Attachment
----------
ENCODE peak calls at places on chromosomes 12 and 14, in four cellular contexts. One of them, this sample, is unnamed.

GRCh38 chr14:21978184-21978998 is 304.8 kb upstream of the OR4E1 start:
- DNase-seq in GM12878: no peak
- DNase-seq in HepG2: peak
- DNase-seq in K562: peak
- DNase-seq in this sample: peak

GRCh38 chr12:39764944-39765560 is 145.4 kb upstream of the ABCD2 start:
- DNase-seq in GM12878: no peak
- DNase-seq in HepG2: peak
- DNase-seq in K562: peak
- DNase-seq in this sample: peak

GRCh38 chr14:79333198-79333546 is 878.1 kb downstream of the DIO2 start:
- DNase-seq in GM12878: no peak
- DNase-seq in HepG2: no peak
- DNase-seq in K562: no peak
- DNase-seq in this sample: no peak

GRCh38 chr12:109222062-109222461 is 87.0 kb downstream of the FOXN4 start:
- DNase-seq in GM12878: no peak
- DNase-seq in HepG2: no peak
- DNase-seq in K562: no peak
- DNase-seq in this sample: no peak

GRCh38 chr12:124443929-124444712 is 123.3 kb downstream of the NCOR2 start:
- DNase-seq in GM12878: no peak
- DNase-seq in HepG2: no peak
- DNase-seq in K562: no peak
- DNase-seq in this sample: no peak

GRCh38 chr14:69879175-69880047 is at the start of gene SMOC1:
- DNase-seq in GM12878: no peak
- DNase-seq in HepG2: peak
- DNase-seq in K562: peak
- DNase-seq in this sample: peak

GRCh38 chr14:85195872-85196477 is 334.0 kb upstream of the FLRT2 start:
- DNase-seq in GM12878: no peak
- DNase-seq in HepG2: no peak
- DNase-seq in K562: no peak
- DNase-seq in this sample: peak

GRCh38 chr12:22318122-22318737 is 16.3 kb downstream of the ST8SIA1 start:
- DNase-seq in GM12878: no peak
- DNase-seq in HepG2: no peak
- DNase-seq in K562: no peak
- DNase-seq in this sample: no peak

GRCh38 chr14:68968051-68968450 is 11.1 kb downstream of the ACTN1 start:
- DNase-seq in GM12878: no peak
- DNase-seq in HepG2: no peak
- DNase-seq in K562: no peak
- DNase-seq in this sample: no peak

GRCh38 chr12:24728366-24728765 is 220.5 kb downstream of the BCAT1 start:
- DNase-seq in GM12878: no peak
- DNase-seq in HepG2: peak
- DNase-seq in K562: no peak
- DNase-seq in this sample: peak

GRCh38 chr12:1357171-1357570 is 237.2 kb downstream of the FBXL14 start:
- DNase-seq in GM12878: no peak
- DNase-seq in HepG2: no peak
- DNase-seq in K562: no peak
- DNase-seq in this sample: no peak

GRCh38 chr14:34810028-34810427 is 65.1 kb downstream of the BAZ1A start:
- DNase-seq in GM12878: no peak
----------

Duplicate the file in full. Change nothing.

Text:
ENCODE peak calls at places on chromosomes 12 and 14, in four cellular contexts. One of them, this sample, is unnamed.

GRCh38 chr14:21978184-21978998 is 304.8 kb upstream of the OR4E1 start:
- DNase-seq in GM12878: no peak
- DNase-seq in HepG2: peak
- DNase-seq in K562: peak
- DNase-seq in this sample: peak

GRCh38 chr12:39764944-39765560 is 145.4 kb upstream of the ABCD2 start:
- DNase-seq in GM12878: no peak
- DNase-seq in HepG2: peak
- DNase-seq in K562: peak
- DNase-seq in this sample: peak

GRCh38 chr14:79333198-79333546 is 878.1 kb downstream of the DIO2 start:
- DNase-seq in GM12878: no peak
- DNase-seq in HepG2: no peak
- DNase-seq in K562: no peak
- DNase-seq in this sample: no peak

GRCh38 chr12:109222062-109222461 is 87.0 kb downstream of the FOXN4 start:
- DNase-seq in GM12878: no peak
- DNase-seq in HepG2: no peak
- DNase-seq in K562: no peak
- DNase-seq in this sample: no peak

GRCh38 chr12:124443929-124444712 is 123.3 kb downstream of the NCOR2 start:
- DNase-seq in GM12878: no peak
- DNase-seq in HepG2: no peak
- DNase-seq in K562: no peak
- DNase-seq in this sample: no peak

GRCh38 chr14:69879175-69880047 is at the start of gene SMOC1:
- DNase-seq in GM12878: no peak
- DNase-seq in HepG2: peak
- DNase-seq in K562: peak
- DNase-seq in this sample: peak

GRCh38 chr14:85195872-85196477 is 334.0 kb upstream of the FLRT2 start:
- DNase-seq in GM12878: no peak
- DNase-seq in HepG2: no peak
- DNase-seq in K562: no peak
- DNase-seq in this sample: peak

GRCh38 chr12:22318122-22318737 is 16.3 kb downstream of the ST8SIA1 start:
- DNase-seq in GM12878: no peak
- DNase-seq in HepG2: no peak
- DNase-seq in K562: no peak
- DNase-seq in this sample: no peak

GRCh38 chr14:68968051-68968450 is 11.1 kb downstream of the ACTN1 start:
- DNase-seq in GM12878: no peak
- DNase-seq in HepG2: no peak
- DNase-seq in K562: no peak
- DNase-seq in this sample: no peak

GRCh38 chr12:24728366-24728765 is 220.5 kb downstream of the BCAT1 start:
- DNase-seq in GM12878: no peak
- DNase-seq in HepG2: peak
- DNase-seq in K562: no peak
- DNase-seq in this sample: peak

GRCh38 chr12:1357171-1357570 is 237.2 kb downstream of the FBXL14 start:
- DNase-seq in GM12878: no peak
- DNase-seq in HepG2: no peak
- DNase-seq in K562: no peak
- DNase-seq in this sample: no peak

GRCh38 chr14:34810028-34810427 is 65.1 kb downstream of the BAZ1A start:
- DNase-seq in GM12878: no peak